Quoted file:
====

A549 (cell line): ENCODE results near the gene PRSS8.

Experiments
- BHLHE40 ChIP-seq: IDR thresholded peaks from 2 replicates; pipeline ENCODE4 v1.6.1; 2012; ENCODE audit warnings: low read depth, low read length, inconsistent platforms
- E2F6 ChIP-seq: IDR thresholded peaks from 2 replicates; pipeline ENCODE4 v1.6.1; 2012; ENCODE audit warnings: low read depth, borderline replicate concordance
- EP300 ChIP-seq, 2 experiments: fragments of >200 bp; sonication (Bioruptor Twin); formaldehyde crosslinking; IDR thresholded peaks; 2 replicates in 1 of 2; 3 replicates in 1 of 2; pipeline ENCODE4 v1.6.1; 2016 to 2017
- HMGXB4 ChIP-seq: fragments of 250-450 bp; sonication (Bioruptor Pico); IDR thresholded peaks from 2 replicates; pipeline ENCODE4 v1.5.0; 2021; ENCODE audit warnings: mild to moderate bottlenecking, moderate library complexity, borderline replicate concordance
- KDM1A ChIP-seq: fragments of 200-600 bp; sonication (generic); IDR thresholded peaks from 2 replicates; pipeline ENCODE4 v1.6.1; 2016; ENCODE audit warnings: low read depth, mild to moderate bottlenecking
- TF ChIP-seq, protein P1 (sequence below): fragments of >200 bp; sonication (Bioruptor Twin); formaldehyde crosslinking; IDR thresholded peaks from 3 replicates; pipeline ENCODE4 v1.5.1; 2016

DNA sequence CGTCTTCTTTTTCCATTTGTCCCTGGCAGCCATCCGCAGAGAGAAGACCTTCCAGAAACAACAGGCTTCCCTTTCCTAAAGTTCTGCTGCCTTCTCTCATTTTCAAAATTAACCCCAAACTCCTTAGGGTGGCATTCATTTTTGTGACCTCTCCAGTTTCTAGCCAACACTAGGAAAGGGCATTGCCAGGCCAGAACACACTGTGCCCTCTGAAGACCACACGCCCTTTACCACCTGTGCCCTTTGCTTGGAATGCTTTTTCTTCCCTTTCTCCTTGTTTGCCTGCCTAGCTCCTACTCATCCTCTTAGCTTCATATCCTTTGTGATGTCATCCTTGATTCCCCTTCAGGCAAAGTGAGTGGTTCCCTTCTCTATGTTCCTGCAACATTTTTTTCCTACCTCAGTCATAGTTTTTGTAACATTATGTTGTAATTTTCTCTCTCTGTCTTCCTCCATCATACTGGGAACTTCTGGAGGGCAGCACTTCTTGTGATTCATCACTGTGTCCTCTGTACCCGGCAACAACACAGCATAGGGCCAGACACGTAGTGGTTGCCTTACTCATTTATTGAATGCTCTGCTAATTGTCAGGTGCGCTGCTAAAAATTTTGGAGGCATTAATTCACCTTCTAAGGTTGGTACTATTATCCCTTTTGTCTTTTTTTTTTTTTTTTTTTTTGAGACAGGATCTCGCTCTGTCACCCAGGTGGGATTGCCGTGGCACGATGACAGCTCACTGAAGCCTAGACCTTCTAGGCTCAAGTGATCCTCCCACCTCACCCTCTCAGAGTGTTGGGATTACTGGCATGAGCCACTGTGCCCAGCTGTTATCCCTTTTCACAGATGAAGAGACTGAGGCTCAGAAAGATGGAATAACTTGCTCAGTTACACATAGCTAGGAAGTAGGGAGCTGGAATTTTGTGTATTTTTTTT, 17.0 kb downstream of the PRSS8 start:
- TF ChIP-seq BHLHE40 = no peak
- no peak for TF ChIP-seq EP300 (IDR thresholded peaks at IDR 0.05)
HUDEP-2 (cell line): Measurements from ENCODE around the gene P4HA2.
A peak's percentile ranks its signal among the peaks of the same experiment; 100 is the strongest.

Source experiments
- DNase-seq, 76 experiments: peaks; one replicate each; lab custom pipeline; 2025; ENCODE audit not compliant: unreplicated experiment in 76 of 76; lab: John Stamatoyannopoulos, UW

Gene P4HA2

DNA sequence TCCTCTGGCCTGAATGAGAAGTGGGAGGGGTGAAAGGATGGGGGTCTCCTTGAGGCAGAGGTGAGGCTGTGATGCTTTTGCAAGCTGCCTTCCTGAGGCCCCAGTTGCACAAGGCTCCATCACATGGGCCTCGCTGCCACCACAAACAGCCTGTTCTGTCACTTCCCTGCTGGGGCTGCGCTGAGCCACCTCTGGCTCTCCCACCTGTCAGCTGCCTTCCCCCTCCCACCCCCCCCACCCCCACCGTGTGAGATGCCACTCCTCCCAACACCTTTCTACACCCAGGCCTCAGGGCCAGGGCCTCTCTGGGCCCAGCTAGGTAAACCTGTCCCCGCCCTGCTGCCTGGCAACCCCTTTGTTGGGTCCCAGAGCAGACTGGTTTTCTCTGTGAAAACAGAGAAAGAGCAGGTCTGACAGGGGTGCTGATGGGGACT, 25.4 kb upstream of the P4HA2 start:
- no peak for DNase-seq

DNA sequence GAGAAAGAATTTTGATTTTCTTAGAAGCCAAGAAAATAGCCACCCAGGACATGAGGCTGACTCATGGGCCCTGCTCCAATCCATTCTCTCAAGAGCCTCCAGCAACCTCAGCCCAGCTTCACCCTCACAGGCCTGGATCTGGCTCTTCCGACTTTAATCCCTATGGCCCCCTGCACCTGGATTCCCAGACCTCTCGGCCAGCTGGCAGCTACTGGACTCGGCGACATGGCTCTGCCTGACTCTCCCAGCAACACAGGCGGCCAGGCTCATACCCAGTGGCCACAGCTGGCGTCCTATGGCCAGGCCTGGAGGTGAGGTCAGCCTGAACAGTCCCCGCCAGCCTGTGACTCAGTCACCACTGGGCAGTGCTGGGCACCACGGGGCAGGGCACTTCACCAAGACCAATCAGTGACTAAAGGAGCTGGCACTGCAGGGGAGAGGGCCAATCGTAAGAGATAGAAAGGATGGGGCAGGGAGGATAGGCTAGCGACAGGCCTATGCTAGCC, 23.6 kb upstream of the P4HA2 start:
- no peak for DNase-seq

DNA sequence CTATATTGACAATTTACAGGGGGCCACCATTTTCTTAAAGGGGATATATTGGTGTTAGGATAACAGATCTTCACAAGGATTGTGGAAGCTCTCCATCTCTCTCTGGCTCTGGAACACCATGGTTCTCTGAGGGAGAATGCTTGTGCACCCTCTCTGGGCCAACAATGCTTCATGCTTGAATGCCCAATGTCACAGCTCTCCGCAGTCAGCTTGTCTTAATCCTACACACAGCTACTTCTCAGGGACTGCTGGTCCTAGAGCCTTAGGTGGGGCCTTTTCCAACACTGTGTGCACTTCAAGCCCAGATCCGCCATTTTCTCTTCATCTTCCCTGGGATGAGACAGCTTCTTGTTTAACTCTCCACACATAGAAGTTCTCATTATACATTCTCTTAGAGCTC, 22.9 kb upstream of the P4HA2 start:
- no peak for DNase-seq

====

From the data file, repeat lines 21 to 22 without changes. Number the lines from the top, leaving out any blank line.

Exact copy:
DNA sequence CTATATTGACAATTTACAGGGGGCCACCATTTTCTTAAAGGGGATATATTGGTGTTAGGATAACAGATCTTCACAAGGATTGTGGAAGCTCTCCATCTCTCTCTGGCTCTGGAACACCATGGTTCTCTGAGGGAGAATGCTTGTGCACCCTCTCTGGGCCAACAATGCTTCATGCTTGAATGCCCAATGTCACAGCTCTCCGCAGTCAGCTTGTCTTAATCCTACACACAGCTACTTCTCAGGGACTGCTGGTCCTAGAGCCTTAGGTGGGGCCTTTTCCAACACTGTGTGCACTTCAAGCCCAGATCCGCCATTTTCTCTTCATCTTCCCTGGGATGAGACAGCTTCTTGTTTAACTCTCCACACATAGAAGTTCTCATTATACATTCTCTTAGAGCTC, 22.9 kb upstream of the P4HA2 start:
- no peak for DNase-seq